The eggplants are delicious typical summer vegetables that are used in many recipes around the world. In this article we will discover the properties, all the benefits and how to cook them in the best way.
Eggplant (Solanum melongena) is part of the family of the Solanaceae which also belong potatoes, tomatoes and peppers. It is a vegetable rich in water and mineral salts and therefore has interesting properties despite the fact that the presence of solanine must be taken into account, a toxic substance that is largely eliminated by cooking.
Eggplants are vegetables with a diuretic power given the large amount of water from which they are made. In them we can also find minerals such as potassium, magnesium and phosphorus, as well as vitamins, especially A, and groups of B and C. Therefore, aubergines are also a natural means to ensure the presence of substances in our body.
Thanks to its richness in fiber , aubergines are a useful vegetable to keep cholesterol at bay and, above all, to regulate intestinal functions. Fiber also stimulates the production of gastric juices that aid digestion.
Eggplants are therefore a low-calorie food and, if cooked lightly, they are also recommended for those who are on a diet. They also help the liver to function by stimulating the production of bile and have an antioxidant power. Finally, popular medicine considers that they have anti-inflammatory properties.
In summary, the eggplants are:
· Rich in vitamins and mineral salts.
· Rich in fibers.
· Good for the intestine.
· Good for stimulating the production of bile.
Benefits of eggplants
The benefits of this vegetable can be used in case of:
· Mineral deficiencies.
· Water retention.
· Low calorie diet.
· High cholesterol.
· Inflammation of the urinary tract
· To promote digestion.
Its nutritional values
Eggplants contain large amounts of water and a lower percentage of proteins, lipids and carbohydrates. These are their nutritional values of having been cooked in a pan without adding fat and salt:
· Water (g): 74.2
· Proteins (g): 3.8
· Lipids (g): 1.4
· Cholesterol (mg): 0
· Available carbohydrates (g): 3.4
· Starch (g): 0
· Soluble sugars (g): 3.4
· Total fibers (g): 3.5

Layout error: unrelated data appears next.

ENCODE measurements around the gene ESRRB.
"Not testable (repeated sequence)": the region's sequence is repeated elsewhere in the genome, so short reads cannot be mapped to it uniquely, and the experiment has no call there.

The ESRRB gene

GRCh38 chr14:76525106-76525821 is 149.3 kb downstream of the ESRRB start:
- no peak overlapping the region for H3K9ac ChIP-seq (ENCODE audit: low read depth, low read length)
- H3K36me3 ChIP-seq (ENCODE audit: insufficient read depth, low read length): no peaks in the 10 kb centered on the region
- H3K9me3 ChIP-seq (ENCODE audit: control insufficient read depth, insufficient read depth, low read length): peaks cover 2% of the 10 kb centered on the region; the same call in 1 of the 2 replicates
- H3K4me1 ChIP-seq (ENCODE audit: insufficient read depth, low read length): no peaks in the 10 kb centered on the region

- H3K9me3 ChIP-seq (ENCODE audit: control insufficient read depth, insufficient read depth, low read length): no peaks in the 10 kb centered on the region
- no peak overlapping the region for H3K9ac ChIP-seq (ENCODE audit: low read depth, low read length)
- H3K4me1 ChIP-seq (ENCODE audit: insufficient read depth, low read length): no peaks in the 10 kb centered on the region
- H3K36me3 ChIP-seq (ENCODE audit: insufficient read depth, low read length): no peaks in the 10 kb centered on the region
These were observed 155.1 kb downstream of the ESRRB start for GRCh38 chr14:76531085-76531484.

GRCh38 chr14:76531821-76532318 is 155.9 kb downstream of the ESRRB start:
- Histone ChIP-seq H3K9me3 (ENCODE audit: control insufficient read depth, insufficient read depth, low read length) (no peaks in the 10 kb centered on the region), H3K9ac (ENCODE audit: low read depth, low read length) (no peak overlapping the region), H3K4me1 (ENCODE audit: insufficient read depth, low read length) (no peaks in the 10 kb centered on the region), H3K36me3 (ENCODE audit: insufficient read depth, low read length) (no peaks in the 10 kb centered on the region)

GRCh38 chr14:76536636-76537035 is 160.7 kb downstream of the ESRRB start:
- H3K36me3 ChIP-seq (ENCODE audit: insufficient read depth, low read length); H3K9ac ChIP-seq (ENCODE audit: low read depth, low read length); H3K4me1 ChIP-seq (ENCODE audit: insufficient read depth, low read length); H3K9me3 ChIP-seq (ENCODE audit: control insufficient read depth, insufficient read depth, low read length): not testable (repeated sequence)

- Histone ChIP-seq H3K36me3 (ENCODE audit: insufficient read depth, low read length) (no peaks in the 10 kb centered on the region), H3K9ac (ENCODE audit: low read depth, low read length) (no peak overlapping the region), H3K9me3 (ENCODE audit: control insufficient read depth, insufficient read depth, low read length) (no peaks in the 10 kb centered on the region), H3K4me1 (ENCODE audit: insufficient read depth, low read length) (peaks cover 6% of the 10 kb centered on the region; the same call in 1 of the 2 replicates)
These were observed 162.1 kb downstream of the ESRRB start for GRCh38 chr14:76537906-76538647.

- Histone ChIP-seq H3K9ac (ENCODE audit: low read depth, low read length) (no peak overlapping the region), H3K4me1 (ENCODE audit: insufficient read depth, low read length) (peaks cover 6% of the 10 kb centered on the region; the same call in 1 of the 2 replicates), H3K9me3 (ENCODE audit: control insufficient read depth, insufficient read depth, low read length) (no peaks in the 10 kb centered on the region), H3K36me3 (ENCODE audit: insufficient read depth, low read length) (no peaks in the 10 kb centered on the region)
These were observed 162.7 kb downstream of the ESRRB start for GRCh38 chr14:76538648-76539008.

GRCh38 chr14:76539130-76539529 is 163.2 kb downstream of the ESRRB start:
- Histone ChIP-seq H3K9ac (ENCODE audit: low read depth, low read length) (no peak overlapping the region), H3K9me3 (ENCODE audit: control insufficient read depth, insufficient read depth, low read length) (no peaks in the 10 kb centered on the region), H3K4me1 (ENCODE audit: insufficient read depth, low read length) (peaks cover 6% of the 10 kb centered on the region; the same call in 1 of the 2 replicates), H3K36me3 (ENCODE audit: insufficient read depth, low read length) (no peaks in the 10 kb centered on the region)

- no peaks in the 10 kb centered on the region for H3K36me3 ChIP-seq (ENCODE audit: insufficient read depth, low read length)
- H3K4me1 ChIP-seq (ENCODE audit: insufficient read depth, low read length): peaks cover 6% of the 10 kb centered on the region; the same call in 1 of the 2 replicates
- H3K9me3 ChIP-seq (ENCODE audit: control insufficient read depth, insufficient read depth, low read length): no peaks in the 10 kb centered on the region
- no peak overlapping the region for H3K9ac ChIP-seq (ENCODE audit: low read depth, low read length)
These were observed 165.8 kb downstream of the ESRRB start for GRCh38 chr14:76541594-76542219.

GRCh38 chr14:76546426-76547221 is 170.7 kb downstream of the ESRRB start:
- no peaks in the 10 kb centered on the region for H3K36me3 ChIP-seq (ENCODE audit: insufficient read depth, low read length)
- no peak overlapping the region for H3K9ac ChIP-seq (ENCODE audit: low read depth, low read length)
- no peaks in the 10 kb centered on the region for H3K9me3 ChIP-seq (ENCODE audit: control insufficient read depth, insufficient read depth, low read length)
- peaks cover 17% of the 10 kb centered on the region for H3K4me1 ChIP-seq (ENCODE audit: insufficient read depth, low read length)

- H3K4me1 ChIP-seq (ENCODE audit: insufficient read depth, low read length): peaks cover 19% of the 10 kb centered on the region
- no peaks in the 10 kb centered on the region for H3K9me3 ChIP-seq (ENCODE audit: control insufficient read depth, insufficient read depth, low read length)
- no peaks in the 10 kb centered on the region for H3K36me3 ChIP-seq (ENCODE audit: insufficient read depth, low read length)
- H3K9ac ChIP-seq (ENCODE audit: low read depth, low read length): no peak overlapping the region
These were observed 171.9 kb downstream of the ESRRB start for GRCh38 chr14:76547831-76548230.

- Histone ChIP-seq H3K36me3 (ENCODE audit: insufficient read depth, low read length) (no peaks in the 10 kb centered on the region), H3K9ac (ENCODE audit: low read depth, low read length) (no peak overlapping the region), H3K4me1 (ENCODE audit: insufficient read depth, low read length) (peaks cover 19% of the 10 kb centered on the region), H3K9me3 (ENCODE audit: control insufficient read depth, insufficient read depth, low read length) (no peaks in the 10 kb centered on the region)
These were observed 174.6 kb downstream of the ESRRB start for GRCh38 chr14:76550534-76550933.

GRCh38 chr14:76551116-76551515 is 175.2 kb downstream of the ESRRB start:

· Soluble fiber (g): 1.19
· Insoluble fiber (g): 2.31
· Potassium 184 mg
· Iron 0.30 mg
· Phosphorus 33 mg
· Calcium 14 mg
· C 11 mg
· B1 0.05 m
· B2 0.05 mg
· B3 0.6 mg
Eggplants are vegetables that have a low-calorie content, we are talking about 41 calories for every 100 grams of cooked product without added salt and fat.
There are different varieties of eggplants of different shapes, colors and sizes. They can be elongated, round or oval, while the colors vary from white to purple, dark purple to black, but there are also yellow or pink eggplants.
Among the varieties with a round shape we find:
· Sabelle: purple aubergine.
· Black beauty: dark purple eggplant.
· Common round of Florence: also called pale violet eggplant that is characterized by its light purple skin.
· Black round: large with dark purple skin.
· Round aubergine bianca: it has a white skin.
· Round bianca faded pink: large eggplant with smooth skin characterized by pink tones.
· Palermo: has a deep purple skin.
Among the oval-shaped eggplants we recall instead:
· White: small with smooth, shiny skin
· Galine: dark purple
· Giotto: deep purple color
· Monstrous from New York or White Giant from New York: of American origin, it has a skin that can be completely white or with violet hues
· Durona black cup: black leather
· Maya: shiny black skin
· Long purple silk: deep purple skin
The elongated aubergines are:
· Naples Violet: with dark purple skin
· Violeta Palermo: with dark purple skin
· Long black: very dark purple skin
· Morella: with a dark violet skin
How can they cook
Given the high presence of solanine, it is good not to eat raw eggplants. In fact, with cooking, this substance is largely removed and the unpleasant taste of this vegetable takes on a completely different taste.
Eggplants can be cooked in many ways: grilled, fried, sautéed in the pan, or you can choose to use them to make preserves (excellent aubergines in oil) or tasty creams or sauces to season pasta and risotto but also to spread on bread as an appetizer.
Another tasty way to cook eggplants is to cut them in half, empty them, and stuff them with cereals and other vegetables before putting them in the oven.
Obviously, aubergines, depending on how they are cooked and the seasoning used to make the dishes tastier, can be more or less healthy and easily digestible. Those who want to keep things at bay and consume them lightly can choose to cook them in the oven or in the wok with a little oil, avoiding all recipes that include fried eggplants.
As for the pairings with aromatic herbs, the aubergines combine well with the parsley but, to be more original and enjoy new combinations, you can add coriander. Even fresh chopped basil is a good match with the flavor of eggplants.
Remember this about eggplants:
· Never eat them raw.
· Proceed to salt them, rinse and dry them (if the recipe calls for it).
· Cook them in the oven or wok for a lighter meal.
· Combine them with parsley, coriander or basil.
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